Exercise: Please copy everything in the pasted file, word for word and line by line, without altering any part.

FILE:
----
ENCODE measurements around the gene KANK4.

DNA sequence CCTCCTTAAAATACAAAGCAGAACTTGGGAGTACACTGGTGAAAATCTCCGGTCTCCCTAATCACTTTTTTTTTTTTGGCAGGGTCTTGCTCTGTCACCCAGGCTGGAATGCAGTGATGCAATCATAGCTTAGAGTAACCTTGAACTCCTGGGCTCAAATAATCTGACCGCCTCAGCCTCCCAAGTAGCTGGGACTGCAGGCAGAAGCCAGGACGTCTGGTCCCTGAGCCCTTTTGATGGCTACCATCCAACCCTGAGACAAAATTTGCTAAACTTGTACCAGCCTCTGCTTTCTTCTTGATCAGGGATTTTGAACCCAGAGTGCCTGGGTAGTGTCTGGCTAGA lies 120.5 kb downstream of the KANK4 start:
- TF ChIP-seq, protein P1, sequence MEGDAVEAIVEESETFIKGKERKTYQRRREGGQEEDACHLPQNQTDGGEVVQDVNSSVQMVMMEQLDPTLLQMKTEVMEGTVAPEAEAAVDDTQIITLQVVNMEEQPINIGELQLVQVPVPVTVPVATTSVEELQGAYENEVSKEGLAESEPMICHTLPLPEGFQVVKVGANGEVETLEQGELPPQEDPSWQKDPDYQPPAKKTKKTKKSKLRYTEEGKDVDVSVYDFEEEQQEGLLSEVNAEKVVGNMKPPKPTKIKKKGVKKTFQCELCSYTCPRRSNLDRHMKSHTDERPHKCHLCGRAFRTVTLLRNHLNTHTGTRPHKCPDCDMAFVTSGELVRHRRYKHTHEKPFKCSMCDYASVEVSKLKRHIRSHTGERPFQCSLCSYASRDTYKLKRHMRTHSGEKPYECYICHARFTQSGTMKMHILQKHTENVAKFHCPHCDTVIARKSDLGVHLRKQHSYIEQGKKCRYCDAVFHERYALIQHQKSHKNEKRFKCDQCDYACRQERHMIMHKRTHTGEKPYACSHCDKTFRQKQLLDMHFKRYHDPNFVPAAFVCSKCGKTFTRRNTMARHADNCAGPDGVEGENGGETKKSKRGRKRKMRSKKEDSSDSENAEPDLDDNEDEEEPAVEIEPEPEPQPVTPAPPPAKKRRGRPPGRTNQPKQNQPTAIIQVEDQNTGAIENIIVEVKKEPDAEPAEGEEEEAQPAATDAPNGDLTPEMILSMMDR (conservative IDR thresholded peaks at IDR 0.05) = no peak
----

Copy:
ENCODE measurements around the gene KANK4.

DNA sequence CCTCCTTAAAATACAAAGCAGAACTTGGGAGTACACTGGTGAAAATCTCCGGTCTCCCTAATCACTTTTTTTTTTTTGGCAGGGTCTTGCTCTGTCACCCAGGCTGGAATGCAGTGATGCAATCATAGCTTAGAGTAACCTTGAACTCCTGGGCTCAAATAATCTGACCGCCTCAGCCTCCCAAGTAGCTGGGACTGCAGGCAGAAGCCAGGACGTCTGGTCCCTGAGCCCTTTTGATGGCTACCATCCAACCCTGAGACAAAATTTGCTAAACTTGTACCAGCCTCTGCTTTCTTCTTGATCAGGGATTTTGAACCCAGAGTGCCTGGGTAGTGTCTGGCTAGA lies 120.5 kb downstream of the KANK4 start:
- TF ChIP-seq, protein P1, sequence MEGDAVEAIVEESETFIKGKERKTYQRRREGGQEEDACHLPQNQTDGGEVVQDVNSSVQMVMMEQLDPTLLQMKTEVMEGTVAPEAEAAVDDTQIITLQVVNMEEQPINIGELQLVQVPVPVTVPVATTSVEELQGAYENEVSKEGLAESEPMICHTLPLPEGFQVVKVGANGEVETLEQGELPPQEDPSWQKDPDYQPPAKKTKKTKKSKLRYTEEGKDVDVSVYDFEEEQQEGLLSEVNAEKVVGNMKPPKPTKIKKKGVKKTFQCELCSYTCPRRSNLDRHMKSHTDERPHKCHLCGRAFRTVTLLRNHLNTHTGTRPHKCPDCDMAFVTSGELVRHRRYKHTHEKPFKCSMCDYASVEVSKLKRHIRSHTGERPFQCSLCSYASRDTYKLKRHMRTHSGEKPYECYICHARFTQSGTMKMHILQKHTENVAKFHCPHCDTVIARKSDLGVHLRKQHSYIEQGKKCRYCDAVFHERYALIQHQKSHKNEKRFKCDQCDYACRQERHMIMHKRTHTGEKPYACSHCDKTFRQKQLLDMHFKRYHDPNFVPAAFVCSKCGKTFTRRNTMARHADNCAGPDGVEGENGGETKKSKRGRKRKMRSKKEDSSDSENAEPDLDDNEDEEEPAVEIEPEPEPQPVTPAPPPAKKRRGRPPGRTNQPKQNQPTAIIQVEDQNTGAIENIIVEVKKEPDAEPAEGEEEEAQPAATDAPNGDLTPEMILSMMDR (conservative IDR thresholded peaks at IDR 0.05) = no peak